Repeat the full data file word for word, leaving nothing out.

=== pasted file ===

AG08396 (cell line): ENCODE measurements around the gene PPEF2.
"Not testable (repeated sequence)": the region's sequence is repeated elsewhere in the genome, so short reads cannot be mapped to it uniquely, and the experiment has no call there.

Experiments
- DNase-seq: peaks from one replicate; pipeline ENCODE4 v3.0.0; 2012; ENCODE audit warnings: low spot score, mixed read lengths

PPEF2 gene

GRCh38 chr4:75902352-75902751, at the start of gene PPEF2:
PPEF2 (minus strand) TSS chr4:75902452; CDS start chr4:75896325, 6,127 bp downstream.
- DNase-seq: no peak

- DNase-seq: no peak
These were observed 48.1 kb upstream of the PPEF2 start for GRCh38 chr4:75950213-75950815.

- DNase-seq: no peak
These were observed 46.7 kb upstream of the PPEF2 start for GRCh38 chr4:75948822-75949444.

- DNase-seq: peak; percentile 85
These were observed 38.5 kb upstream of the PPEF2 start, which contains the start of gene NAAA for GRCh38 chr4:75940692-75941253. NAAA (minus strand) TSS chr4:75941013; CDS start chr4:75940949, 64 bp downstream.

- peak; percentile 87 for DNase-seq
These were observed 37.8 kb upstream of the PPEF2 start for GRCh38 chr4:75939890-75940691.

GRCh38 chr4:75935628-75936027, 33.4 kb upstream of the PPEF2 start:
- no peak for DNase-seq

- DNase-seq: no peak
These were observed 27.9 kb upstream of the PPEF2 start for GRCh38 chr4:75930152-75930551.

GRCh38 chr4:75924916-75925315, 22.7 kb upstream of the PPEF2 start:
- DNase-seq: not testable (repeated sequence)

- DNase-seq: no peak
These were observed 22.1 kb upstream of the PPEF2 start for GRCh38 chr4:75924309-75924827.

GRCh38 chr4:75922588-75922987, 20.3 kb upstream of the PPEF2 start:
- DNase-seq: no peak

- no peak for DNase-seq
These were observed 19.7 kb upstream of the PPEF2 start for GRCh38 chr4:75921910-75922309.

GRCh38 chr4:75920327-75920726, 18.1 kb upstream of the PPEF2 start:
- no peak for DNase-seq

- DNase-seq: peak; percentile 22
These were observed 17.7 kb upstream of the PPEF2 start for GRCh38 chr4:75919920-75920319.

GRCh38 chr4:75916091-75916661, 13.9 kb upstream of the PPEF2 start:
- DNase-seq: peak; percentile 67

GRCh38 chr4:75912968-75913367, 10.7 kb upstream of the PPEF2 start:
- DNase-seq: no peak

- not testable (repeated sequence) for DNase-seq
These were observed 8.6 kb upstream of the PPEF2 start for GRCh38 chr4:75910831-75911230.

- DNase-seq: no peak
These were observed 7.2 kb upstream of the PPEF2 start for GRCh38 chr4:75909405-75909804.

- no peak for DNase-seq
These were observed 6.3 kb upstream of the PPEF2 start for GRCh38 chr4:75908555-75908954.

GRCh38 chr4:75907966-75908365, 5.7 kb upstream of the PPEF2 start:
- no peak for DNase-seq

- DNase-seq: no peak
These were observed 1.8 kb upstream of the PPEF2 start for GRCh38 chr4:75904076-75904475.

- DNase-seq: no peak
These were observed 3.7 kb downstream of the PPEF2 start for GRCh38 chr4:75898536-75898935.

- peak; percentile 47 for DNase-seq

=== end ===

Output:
AG08396 (cell line): ENCODE measurements around the gene PPEF2.
"Not testable (repeated sequence)": the region's sequence is repeated elsewhere in the genome, so short reads cannot be mapped to it uniquely, and the experiment has no call there.

Experiments
- DNase-seq: peaks from one replicate; pipeline ENCODE4 v3.0.0; 2012; ENCODE audit warnings: low spot score, mixed read lengths

PPEF2 gene

GRCh38 chr4:75902352-75902751, at the start of gene PPEF2:
PPEF2 (minus strand) TSS chr4:75902452; CDS start chr4:75896325, 6,127 bp downstream.
- DNase-seq: no peak

- DNase-seq: no peak
These were observed 48.1 kb upstream of the PPEF2 start for GRCh38 chr4:75950213-75950815.

- DNase-seq: no peak
These were observed 46.7 kb upstream of the PPEF2 start for GRCh38 chr4:75948822-75949444.

- DNase-seq: peak; percentile 85
These were observed 38.5 kb upstream of the PPEF2 start, which contains the start of gene NAAA for GRCh38 chr4:75940692-75941253. NAAA (minus strand) TSS chr4:75941013; CDS start chr4:75940949, 64 bp downstream.

- peak; percentile 87 for DNase-seq
These were observed 37.8 kb upstream of the PPEF2 start for GRCh38 chr4:75939890-75940691.

GRCh38 chr4:75935628-75936027, 33.4 kb upstream of the PPEF2 start:
- no peak for DNase-seq

- DNase-seq: no peak
These were observed 27.9 kb upstream of the PPEF2 start for GRCh38 chr4:75930152-75930551.

GRCh38 chr4:75924916-75925315, 22.7 kb upstream of the PPEF2 start:
- DNase-seq: not testable (repeated sequence)

- DNase-seq: no peak
These were observed 22.1 kb upstream of the PPEF2 start for GRCh38 chr4:75924309-75924827.

GRCh38 chr4:75922588-75922987, 20.3 kb upstream of the PPEF2 start:
- DNase-seq: no peak

- no peak for DNase-seq
These were observed 19.7 kb upstream of the PPEF2 start for GRCh38 chr4:75921910-75922309.

GRCh38 chr4:75920327-75920726, 18.1 kb upstream of the PPEF2 start:
- no peak for DNase-seq

- DNase-seq: peak; percentile 22
These were observed 17.7 kb upstream of the PPEF2 start for GRCh38 chr4:75919920-75920319.

GRCh38 chr4:75916091-75916661, 13.9 kb upstream of the PPEF2 start:
- DNase-seq: peak; percentile 67

GRCh38 chr4:75912968-75913367, 10.7 kb upstream of the PPEF2 start:
- DNase-seq: no peak

- not testable (repeated sequence) for DNase-seq
These were observed 8.6 kb upstream of the PPEF2 start for GRCh38 chr4:75910831-75911230.

- DNase-seq: no peak
These were observed 7.2 kb upstream of the PPEF2 start for GRCh38 chr4:75909405-75909804.

- no peak for DNase-seq
These were observed 6.3 kb upstream of the PPEF2 start for GRCh38 chr4:75908555-75908954.

GRCh38 chr4:75907966-75908365, 5.7 kb upstream of the PPEF2 start:
- no peak for DNase-seq

- DNase-seq: no peak
These were observed 1.8 kb upstream of the PPEF2 start for GRCh38 chr4:75904076-75904475.

- DNase-seq: no peak
These were observed 3.7 kb downstream of the PPEF2 start for GRCh38 chr4:75898536-75898935.

- peak; percentile 47 for DNase-seq